"The draft this year is not top-heavy," Elway told The Denver Post's Mike Klis. "So we feel like we can get as good a player at No. 28 as we could at 10. It's not like last year with (Andrew) Luck and RG3 (Robert Griffin III). The year before with Von (Miller), (Marcell) Dareus, A.J. Green and Patrick Peterson -- (a) loaded top end. This is probably a deeper draft, but not nearly as many top-impact guys."
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That's why there is little consensus on what will happen throughout the first round outside of the No. 1 overall pick. Many pundits agree the Kansas City Chiefs will select Texas A&M offensive tackle Luke Joeckel because he's simply the safest commodity. West Virginia's Geno Smith is considered widely as the top-rated quarterback, but there are quite a few pundits who disagree. He likely will go early, but there are many experts who think no quarterback deserves to be selected in the first round.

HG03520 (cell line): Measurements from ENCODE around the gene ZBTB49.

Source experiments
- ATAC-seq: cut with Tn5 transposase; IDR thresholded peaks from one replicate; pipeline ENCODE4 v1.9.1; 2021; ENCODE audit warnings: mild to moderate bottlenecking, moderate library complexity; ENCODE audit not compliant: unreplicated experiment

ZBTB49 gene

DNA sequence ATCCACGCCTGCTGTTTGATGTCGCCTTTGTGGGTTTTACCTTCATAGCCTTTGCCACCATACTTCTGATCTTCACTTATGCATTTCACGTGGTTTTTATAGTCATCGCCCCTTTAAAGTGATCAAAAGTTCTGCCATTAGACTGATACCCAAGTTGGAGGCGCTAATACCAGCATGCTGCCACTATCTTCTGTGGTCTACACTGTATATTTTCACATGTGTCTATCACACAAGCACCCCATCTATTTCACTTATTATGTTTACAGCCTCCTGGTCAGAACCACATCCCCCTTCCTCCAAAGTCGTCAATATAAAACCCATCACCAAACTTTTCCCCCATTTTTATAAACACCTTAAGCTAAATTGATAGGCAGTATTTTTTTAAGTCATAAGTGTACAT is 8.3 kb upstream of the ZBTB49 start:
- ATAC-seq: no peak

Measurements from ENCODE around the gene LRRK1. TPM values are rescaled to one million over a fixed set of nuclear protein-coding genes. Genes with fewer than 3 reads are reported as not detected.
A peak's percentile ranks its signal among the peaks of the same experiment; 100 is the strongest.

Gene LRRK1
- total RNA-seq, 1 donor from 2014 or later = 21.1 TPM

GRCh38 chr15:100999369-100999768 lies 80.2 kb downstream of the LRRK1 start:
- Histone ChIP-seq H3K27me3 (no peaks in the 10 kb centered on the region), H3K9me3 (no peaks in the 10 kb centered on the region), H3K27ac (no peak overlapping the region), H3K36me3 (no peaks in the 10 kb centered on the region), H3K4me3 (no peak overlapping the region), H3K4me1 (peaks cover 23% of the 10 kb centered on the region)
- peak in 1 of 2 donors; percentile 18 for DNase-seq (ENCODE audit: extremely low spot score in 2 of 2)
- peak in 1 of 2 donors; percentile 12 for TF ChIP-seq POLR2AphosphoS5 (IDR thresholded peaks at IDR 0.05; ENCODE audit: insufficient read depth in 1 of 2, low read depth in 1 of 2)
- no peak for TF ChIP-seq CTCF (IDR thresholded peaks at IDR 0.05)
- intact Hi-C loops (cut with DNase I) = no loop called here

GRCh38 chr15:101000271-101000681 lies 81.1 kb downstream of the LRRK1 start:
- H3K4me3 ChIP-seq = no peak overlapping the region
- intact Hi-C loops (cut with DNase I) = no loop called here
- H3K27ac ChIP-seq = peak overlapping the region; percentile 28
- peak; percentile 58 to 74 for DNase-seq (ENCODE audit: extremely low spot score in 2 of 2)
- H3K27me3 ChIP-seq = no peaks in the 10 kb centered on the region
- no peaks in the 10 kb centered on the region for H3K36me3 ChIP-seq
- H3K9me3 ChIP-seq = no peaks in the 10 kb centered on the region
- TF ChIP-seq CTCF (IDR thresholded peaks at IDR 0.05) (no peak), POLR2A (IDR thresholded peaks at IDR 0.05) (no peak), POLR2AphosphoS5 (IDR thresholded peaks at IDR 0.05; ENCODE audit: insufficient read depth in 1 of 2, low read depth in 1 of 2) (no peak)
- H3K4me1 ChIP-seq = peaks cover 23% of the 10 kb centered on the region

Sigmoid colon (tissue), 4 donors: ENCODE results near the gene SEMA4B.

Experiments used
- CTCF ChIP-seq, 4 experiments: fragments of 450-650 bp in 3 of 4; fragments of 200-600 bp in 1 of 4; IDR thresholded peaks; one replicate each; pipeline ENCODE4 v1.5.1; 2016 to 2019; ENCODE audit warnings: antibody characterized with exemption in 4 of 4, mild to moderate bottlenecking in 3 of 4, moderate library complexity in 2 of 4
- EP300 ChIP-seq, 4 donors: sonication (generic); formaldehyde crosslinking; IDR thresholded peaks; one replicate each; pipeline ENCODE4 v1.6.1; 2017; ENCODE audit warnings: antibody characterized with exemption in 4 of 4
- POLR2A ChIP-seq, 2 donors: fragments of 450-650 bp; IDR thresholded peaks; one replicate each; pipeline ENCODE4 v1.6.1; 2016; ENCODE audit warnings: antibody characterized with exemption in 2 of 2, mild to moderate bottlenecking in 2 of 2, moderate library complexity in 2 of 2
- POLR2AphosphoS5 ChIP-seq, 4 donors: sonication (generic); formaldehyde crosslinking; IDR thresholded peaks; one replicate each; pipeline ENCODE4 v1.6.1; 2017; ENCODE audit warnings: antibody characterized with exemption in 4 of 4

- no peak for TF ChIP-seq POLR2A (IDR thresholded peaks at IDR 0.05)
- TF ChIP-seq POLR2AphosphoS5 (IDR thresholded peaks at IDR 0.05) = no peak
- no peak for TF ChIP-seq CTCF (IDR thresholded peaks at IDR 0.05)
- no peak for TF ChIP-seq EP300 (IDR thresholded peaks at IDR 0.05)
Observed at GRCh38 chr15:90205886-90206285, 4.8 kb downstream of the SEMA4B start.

This isn't a surprise. A glance at a few mock drafts, which always are a practice in educated guesswork, shows the variety of thought processes. Few can agree on what position an individual NFL team target to improve through the draft, let alone which player it might select.
This just happens to be one of those years when there aren't obvious franchise players waiting to be taken high.